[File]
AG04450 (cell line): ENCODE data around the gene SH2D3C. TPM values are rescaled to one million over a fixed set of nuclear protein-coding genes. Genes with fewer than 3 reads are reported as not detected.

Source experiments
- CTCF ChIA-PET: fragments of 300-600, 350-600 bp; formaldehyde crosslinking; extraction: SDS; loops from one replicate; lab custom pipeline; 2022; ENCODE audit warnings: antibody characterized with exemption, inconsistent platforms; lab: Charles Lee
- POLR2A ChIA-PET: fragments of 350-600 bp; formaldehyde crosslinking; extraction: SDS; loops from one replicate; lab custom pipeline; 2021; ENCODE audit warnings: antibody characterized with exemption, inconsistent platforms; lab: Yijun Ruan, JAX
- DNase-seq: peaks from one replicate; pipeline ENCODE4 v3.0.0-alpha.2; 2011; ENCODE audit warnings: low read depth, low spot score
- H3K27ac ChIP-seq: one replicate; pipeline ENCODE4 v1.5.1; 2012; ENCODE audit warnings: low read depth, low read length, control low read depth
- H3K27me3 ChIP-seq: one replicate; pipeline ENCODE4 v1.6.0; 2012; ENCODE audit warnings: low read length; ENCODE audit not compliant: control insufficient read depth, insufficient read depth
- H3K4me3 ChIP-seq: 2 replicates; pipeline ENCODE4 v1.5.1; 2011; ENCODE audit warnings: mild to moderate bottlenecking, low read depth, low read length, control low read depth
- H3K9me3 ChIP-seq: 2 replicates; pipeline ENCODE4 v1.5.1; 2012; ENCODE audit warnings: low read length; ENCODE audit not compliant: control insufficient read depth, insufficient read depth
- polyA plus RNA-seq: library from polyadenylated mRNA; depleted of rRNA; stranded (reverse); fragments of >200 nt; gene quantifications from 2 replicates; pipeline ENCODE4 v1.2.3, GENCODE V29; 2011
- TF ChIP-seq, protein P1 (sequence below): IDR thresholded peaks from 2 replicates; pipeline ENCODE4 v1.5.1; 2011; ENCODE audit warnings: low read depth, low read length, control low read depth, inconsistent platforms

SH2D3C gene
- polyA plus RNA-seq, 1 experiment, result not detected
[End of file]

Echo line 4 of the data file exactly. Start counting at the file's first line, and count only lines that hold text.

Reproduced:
- POLR2A ChIA-PET: fragments of 350-600 bp; formaldehyde crosslinking; extraction: SDS; loops from one replicate; lab custom pipeline; 2021; ENCODE audit warnings: antibody characterized with exemption, inconsistent platforms; lab: Yijun Ruan, JAX